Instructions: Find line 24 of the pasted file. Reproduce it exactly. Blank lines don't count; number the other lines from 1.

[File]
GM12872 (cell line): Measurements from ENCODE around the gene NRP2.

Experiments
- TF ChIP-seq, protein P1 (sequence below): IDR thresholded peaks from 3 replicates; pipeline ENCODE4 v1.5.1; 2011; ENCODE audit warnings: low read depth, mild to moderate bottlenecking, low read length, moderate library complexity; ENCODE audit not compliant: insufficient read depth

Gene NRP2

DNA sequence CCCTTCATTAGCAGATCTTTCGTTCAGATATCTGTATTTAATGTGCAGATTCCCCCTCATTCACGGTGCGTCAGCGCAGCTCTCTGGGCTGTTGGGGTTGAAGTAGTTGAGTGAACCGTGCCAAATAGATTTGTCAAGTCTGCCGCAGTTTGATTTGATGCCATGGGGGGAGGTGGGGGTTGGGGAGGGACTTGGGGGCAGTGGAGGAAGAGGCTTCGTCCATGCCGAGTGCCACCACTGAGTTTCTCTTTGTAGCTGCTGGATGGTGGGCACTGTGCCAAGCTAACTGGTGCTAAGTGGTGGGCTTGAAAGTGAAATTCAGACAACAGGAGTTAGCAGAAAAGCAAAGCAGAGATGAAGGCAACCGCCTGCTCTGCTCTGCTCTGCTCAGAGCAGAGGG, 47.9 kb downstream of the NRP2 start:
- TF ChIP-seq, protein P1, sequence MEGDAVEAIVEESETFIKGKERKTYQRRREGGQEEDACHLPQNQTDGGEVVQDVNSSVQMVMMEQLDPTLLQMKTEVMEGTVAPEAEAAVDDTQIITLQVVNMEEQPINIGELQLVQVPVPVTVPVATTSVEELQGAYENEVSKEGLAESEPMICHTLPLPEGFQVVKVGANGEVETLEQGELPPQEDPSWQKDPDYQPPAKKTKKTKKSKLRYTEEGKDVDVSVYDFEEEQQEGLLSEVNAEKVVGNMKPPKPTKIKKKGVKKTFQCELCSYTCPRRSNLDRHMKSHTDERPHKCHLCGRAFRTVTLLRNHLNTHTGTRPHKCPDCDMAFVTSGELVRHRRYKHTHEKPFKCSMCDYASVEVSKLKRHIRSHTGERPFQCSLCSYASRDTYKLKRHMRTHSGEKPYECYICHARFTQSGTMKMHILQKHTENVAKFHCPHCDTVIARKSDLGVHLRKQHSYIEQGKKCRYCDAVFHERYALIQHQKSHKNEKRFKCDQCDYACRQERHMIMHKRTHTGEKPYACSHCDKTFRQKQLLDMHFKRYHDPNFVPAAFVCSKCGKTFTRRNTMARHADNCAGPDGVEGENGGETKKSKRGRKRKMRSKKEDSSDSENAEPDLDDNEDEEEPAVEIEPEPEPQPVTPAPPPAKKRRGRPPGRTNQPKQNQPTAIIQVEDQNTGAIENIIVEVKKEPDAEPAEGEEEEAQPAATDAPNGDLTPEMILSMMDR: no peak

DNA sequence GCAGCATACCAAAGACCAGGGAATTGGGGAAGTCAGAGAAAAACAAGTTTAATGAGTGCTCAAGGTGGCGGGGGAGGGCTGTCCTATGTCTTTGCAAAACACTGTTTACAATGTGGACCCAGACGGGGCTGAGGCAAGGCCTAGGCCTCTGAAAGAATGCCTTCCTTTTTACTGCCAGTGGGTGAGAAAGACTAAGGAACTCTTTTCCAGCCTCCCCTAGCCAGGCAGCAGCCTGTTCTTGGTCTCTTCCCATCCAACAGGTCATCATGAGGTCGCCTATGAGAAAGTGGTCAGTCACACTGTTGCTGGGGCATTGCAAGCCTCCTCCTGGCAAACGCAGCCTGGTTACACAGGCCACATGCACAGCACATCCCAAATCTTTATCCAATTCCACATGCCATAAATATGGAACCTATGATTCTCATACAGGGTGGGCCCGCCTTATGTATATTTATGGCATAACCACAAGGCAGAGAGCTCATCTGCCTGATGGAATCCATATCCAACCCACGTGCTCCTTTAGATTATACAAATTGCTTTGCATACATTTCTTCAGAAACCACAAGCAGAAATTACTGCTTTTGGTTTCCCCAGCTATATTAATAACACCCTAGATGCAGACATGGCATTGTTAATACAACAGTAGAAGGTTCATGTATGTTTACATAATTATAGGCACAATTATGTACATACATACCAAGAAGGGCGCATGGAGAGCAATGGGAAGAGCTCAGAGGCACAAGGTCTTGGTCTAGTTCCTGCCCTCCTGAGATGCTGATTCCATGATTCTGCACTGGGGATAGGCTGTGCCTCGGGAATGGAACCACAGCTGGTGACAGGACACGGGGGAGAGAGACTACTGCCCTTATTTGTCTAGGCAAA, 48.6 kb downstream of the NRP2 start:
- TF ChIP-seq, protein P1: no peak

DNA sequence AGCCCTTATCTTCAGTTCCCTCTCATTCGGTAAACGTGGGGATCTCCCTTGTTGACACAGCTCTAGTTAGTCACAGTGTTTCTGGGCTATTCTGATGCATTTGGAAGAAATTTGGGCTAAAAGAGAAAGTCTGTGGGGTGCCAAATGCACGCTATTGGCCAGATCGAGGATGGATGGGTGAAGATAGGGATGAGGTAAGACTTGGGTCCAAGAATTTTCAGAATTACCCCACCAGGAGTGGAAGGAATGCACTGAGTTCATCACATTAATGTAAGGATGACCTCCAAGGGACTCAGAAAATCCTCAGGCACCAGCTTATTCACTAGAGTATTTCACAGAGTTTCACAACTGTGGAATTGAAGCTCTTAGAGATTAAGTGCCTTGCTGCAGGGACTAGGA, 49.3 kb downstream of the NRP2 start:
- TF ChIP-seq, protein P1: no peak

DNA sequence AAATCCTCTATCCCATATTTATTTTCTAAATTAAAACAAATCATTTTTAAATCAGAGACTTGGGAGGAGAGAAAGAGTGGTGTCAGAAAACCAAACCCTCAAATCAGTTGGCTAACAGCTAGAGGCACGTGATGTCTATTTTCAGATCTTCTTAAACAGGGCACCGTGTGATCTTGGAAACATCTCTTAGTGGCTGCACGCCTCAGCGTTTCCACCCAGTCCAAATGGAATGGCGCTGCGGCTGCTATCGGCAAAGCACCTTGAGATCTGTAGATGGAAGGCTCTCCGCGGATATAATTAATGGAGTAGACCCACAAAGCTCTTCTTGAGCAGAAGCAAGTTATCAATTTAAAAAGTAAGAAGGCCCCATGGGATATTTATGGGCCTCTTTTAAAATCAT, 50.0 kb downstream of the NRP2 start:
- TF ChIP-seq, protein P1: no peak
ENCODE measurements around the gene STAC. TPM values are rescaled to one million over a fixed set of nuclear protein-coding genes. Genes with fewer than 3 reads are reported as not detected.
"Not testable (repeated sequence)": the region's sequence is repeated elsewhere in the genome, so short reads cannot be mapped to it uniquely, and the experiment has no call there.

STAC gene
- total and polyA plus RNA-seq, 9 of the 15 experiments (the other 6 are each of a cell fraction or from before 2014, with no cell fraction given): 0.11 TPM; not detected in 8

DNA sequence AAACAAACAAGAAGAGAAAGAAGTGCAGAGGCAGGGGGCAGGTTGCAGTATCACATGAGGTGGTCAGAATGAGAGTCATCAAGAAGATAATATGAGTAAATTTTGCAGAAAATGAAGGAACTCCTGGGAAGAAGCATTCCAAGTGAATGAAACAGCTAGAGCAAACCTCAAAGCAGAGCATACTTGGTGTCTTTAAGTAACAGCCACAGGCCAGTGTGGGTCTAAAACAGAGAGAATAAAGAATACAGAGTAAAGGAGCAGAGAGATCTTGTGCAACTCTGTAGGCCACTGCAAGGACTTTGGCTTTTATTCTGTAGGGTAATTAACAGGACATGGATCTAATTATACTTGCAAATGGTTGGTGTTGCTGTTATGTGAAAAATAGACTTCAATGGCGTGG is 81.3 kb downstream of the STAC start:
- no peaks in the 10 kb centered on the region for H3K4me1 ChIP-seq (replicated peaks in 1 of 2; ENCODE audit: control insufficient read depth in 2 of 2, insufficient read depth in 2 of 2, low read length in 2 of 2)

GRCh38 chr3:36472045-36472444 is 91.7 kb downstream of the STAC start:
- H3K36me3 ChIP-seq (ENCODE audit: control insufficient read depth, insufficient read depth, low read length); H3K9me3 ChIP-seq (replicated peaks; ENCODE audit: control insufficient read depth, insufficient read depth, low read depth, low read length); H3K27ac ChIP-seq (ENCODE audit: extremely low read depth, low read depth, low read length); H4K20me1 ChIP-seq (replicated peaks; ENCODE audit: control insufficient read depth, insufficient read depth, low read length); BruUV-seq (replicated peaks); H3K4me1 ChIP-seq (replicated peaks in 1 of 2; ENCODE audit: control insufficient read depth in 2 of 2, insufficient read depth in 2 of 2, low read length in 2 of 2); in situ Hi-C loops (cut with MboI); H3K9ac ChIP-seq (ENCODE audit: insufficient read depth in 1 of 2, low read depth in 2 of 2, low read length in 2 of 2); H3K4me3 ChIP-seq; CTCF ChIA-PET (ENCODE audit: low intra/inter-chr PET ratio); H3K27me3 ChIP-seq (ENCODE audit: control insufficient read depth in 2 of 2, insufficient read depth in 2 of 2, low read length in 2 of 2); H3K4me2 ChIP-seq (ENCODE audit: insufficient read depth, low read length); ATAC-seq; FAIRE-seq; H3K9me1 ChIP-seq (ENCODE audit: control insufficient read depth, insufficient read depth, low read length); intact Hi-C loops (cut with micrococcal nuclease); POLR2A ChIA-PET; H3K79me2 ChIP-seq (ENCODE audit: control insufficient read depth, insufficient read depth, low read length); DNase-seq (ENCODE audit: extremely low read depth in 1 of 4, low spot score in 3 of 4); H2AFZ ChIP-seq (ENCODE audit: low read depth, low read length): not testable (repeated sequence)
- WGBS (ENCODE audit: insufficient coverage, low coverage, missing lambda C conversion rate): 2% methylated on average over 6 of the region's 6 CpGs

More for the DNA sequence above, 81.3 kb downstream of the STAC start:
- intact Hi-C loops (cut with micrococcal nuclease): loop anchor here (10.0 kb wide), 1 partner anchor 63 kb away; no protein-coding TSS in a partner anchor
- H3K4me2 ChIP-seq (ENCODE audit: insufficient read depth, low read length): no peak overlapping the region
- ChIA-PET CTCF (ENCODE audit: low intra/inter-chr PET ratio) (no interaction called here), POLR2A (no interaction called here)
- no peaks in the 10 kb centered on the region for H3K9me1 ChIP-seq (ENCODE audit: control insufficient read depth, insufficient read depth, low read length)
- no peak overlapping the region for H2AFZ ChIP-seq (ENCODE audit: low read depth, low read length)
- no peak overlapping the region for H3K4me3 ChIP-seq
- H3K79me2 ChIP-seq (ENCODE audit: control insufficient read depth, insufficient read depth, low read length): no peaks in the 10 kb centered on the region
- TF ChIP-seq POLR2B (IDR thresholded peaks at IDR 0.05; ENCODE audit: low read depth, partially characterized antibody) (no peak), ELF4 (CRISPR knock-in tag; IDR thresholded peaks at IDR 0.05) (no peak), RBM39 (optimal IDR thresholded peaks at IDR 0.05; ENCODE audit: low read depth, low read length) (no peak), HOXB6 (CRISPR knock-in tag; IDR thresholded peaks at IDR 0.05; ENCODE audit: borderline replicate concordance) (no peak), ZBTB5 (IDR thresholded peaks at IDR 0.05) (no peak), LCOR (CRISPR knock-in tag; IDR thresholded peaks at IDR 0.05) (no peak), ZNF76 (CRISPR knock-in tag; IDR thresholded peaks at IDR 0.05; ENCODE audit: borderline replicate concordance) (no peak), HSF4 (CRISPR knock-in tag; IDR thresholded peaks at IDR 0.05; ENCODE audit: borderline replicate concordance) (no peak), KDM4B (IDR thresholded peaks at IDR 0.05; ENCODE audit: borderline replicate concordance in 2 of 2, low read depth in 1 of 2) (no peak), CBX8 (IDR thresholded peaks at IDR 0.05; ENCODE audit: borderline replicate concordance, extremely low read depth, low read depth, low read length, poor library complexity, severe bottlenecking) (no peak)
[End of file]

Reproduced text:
- H3K4me2 ChIP-seq (ENCODE audit: insufficient read depth, low read length): no peak overlapping the region